The 'Clear' Success Of India's Bottled Water Market India's bottled water market size was valued at $22.72 billion in 2022 and is expected to reach $36.21 billion by 2030, at a CAGR of 6 per cent from 2023 to 2030, said a report by GreyViews Research released in January 2023

By Shrabona Ghosh

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What started as a painful decision, ended in an unsealed deal. Selling Bisleri International to Tata Group was a painful decision for Ramesh Chauhan, chairman, Bisleri International. His belief in Tata Group's values and integrity helped him in taking the tough call. However, negotiations between the two companies went futile and the deal was finally called-off. Jayanti Chauhan, daughter of Ramesh Chauhan, will now steer the bottled water company.

India's Bottled water market size was valued at $22.72 billion in 2022 and is expected to reach $36.21 billion by 2030, at a CAGR of 6 per cent from 2023 to 2030, said a report by GreyViews Research released in January 2023.

Despite the presence of a huge number of small and local manufacturers, this industry is controlled by multinational corporations such as Parle Bisleri, Coca-Cola, PepsiCo, Parle Agro, Nestle, Mount Everest, Kingfisher and Manikchand, among others. According to a Statista report published in September 2022, the share of Bisleri by Parle in the packaged drinking water market was 26 per cent in India. In contrast, the share of Aquafina owned by PersiCo was 11 per cent in the packaged drinking water market.

Distribution of packaged drinking water in India from 2019 to 2024, by brand. Source: Statista

These companies are the trend setters in the marketing of bottled drinking water. Bottled water market is a symbol of health-consciousness rising in India, especially post COVID-19. While a substantial portion of the Indian population struggles to get safe drinking water, in metro cities spending high costs for packaged drinking water is increasing. "Over the last five years, the bottled water market has grown by 40-45 percent. Higher disposable income, increasing taste for hygiene, improved price, easier availability of packaged drinking water and a lack of safe drinking water are driving demand for bottled water," quoted a report by Maximize Market Research.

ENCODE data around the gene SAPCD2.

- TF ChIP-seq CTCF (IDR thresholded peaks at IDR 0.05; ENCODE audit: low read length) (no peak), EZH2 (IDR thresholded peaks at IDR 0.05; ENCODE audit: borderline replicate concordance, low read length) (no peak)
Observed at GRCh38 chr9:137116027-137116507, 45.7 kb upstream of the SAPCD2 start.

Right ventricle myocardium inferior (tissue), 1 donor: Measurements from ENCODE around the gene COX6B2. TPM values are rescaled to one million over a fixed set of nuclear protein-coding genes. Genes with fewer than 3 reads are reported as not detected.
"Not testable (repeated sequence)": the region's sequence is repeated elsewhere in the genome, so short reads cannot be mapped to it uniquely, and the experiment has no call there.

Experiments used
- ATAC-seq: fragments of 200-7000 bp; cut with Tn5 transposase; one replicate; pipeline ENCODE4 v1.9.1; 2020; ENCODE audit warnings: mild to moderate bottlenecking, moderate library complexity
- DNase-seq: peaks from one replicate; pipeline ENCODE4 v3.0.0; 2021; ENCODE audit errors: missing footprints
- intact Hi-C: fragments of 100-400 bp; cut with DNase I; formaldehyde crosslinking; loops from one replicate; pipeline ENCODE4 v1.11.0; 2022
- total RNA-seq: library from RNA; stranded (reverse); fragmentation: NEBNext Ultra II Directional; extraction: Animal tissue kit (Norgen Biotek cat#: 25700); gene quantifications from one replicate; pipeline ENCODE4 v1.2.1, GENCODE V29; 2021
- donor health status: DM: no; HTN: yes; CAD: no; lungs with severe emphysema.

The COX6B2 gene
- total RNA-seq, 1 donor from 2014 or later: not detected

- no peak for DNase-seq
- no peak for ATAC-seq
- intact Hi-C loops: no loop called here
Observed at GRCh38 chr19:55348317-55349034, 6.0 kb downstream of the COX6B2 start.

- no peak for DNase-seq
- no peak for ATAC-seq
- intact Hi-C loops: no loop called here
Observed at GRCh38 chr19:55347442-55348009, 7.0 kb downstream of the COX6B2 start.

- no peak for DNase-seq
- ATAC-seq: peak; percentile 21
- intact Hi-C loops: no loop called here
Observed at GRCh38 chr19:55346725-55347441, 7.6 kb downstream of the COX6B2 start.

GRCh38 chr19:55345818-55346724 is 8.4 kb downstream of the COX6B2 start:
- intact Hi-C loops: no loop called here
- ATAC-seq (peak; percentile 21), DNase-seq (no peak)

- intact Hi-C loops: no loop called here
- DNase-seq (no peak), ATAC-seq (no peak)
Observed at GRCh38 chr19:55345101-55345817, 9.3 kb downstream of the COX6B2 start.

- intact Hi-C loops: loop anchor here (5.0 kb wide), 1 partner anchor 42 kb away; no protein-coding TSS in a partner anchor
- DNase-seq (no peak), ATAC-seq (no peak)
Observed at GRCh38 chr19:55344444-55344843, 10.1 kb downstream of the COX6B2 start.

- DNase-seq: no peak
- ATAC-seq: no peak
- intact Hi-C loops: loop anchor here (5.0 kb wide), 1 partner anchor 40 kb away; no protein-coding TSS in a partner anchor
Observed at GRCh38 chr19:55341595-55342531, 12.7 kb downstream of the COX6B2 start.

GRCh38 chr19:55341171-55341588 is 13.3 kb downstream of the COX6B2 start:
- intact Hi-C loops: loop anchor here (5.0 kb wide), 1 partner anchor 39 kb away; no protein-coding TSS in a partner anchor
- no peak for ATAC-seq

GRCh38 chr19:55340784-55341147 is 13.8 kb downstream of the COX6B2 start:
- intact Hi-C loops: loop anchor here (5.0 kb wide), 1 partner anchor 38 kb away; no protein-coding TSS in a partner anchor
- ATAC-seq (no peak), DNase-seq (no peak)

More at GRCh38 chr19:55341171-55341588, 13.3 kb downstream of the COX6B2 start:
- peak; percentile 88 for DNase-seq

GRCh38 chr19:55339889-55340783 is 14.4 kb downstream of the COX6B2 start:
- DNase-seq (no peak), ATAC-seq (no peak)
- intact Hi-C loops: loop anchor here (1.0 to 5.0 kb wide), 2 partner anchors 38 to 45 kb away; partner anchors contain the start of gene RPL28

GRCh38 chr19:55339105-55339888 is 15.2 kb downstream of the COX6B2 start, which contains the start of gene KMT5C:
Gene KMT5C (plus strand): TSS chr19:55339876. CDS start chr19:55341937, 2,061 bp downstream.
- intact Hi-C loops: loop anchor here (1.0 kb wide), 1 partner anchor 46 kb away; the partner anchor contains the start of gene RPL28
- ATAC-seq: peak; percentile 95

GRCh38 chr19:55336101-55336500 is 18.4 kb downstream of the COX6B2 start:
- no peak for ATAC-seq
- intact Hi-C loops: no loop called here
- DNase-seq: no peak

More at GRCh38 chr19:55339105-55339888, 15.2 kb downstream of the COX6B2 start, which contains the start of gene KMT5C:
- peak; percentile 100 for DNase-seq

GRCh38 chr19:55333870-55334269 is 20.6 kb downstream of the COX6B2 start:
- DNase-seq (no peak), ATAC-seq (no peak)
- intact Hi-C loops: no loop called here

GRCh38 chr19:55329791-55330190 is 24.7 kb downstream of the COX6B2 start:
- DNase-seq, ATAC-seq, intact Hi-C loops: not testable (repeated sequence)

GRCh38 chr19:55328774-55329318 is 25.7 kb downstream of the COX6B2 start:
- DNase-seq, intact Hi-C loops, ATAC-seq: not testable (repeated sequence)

Almost all of the major international and national brand water bottles have penetrated into the Indian market and can be found anywhere from malls to railway stations to bus stations to multiplexes to Kirana stores and even roadside Betel shops.

Brands such as Bisleri, Aquafina and Bailley have also adopted the direct-to-consumer model, by launching their own online platforms or tying up with delivery apps. Bisleri, for instance, has launched its own website, and is also taking orders for delivery through its customer care number. It has delivery agreements with Zomato, Dunzo, Big Basket and Amazon, and it has increased its physical presence in pharma and milk shops. Bailley, a subsidiary of Parle Agro, began supplying 20-liter jars via Internet channels during the lockdown period and is now aggressively expanding.

The most difficult obstacle for bottled water firms in India is duplication, particularly in the case of one litre bottles: making a phony bottled water is really simple. "Other significant issues come from the unorganized sector, which dominates the manufacture of bottled water in rural, semi-urban, and metropolitan regions. Because the manufacturer does not need large machinery, counterfeiters have been able to make bottled water in several places," added the MMR report.

After the failed Bisleri deal Tata has decided to invest big on its own mineral water brands such as Tata Copper+ and Himalayan.

Bisleri, has a strong presence with 122 operational plants and a strong distribution network: 4,500 distributors and 5,000 distribution trucks across India and neighboring countries. "We have always believed in our promise of providing safe, pure and healthy mineral water to consumers for the last 50 years and we strive to carry on this legacy in future," quoted the brand's website.

For making Bisleri a success, the first milestone or highlight was to create a terrific distribution network, which is primarily responsible for Bisleri's growth. "There were a couple of hindrances that we faced, like the weight of the product. Since the product is bulky and heavy and the price per kilo is reasonable for the 20 liter home pack, the cost of transportation becomes very high as compared to the selling price. Availability also decreased with distance," Chauhan told Entrepreneur India in a previous interview.

Later he brought in changes and made strategies that crafted the success story of Bisleri. With a career spanning across 52 years, Chauhan's leadership and vision made Bisleri a household name.

Shrabona Ghosh


A journalist with a cosmopolitan mindset. I lead a project called 'Corporate Innovations' wherein I cover corporates across verticals and try to tell stories on innovations. Apart from this, I write industry pieces on FMCGs, auto, aviation, 5G and defense. 

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